CHICAGO (Reuters) - Anthropologists in northern Peru have found evidence of peanut, cotton and squash farming dating back 5,000 to 9,000 years, researchers said on Thursday, in a finding that helps pin down the start of organized agriculture in the Americas.
Farming marks an important turning point in human history because it signals a change from a nomadic hunter-gatherer way of life to more settled, sedentary society.
“This seems to be a major shift for the development of social structures,” said Tom Dillehay, professor of anthropology at Vanderbilt University in Nashville, Tennessee, whose findings appear in the journal Science.
“The crops are dependent on people, which ties the latter down,” Dillehay said in comments e-mailed to Reuters.
Anthropologists assumed early farming was taking place in the Andes Mountains, but Dillehay and colleagues managed to find proof.
They discovered peanuts, squash and cotton, as well as a primitive grain and various tubers and fruits on the western slopes of the Andes.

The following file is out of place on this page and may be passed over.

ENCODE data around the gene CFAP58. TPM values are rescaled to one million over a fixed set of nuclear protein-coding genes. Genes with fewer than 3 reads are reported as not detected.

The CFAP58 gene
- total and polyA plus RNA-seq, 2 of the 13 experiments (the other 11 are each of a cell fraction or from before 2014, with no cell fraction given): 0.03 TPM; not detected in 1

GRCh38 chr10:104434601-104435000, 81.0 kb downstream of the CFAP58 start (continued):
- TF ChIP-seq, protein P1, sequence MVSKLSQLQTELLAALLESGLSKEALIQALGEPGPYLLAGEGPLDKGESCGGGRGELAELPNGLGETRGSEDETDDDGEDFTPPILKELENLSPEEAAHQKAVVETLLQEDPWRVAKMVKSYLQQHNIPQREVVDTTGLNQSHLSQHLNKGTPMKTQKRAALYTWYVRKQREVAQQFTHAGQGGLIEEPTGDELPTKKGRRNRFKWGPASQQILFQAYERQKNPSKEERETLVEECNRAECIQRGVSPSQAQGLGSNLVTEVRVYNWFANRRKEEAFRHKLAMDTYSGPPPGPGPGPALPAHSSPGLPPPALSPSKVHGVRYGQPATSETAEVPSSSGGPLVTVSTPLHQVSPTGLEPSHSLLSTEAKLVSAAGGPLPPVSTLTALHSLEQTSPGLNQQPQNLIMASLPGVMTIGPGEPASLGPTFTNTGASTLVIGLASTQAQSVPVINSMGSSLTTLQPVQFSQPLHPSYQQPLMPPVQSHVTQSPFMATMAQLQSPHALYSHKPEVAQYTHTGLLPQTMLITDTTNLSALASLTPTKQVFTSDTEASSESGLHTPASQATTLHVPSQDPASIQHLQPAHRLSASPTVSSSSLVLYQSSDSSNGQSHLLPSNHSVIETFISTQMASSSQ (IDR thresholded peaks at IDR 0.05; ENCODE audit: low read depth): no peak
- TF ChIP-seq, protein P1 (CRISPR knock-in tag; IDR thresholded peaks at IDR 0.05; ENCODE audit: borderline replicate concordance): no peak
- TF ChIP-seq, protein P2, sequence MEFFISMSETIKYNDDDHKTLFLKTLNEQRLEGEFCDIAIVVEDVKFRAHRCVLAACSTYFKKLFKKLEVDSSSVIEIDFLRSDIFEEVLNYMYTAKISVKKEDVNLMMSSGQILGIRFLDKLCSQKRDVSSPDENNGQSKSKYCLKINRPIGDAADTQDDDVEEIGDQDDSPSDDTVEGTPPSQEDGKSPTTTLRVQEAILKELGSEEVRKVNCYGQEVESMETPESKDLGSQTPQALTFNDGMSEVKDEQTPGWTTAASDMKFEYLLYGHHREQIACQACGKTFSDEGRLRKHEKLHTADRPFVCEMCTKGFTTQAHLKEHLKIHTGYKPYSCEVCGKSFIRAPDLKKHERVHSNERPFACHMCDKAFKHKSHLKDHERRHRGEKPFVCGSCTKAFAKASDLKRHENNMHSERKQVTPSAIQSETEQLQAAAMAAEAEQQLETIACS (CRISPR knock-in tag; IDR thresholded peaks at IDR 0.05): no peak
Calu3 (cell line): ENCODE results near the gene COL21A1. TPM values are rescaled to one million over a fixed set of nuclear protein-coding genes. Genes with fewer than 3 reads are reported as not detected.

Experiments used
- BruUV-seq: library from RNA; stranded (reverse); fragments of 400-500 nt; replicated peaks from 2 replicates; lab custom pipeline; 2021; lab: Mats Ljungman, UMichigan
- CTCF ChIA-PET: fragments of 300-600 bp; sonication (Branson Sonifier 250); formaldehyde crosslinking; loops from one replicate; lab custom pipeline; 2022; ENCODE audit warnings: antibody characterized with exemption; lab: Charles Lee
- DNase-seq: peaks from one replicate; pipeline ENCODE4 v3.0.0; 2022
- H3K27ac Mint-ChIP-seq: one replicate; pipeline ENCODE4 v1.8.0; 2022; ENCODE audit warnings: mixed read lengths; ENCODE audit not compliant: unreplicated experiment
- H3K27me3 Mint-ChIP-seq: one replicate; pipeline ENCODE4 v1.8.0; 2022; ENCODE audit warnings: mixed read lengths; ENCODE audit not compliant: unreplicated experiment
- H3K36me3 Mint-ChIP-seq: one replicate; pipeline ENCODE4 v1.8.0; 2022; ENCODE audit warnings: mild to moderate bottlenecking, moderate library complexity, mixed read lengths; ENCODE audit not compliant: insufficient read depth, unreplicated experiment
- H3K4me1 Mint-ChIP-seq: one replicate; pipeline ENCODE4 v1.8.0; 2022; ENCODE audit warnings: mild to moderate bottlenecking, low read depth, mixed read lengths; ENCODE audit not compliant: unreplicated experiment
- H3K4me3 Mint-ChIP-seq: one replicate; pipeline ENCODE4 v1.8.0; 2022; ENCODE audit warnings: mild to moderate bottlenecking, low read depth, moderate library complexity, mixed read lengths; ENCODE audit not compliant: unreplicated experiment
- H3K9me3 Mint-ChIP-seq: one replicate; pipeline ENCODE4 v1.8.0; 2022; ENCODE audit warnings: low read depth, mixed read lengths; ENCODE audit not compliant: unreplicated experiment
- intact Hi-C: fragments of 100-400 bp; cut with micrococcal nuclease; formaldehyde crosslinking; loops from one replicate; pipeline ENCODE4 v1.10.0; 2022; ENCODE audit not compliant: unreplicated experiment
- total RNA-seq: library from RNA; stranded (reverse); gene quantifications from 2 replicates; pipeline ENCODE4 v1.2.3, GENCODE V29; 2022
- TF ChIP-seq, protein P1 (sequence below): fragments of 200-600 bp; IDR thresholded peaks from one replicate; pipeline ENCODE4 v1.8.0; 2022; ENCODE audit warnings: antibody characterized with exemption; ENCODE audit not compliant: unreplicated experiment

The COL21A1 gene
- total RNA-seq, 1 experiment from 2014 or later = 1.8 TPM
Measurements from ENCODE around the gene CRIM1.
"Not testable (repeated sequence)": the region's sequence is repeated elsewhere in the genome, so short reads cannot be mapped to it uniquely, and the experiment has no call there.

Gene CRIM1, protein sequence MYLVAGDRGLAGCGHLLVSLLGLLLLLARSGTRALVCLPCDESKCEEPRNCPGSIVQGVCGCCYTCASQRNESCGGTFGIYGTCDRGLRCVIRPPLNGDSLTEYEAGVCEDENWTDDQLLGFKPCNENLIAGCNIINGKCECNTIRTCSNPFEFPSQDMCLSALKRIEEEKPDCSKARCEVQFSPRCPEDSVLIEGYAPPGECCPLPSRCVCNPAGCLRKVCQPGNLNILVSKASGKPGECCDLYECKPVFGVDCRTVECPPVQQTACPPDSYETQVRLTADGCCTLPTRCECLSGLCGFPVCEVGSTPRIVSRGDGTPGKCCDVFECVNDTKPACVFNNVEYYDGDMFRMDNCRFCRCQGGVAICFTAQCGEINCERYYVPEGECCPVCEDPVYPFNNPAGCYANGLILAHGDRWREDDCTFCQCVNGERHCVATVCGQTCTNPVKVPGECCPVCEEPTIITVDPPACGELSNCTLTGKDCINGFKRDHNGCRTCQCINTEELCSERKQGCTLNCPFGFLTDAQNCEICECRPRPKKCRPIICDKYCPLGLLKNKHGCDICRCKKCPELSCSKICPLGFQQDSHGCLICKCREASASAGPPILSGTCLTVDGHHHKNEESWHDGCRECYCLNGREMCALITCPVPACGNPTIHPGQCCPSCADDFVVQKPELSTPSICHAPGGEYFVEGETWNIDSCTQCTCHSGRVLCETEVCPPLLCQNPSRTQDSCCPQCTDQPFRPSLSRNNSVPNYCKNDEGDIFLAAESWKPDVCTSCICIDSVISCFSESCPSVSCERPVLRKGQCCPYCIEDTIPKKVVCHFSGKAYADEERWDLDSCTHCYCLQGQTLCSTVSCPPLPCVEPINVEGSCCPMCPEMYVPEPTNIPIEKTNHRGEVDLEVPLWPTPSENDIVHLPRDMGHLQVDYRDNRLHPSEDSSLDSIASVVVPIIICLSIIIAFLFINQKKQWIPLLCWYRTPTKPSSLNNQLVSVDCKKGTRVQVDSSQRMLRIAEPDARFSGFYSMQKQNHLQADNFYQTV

“Agriculture played a more important and earlier role in the development of Andean civilization than previously understood,” Dillehay and colleagues wrote.
“Our data also show that horticulture and cultural complexity developed in the Americas nearly as early as it did in many parts of the Old World.”
They dated the squash from about 9,200 years ago, the peanut from 7,600 years ago and the cotton from 5,500 years ago.
These plants did not grow wild where they were found, and Dillehay believes they must have been domesticated somewhere else. They also found garden plots, irrigation canals and storage structures nearby.
Dillehay believes the development of agriculture served as a catalyst for cultural and social changes that led to the development of towns and political structures in the Andes highlands and along the coast some 4,000 to 5,000 years ago.
The discovery in Peru parallels the 1997 discovery by the Smithsonian’s Bruce Smith that ancient squash seeds found in Oaxaca, Mexico, were nearly 10,000 years old.
“It reveals another specific environment where early agriculture advanced,” Dillehay said of his finding.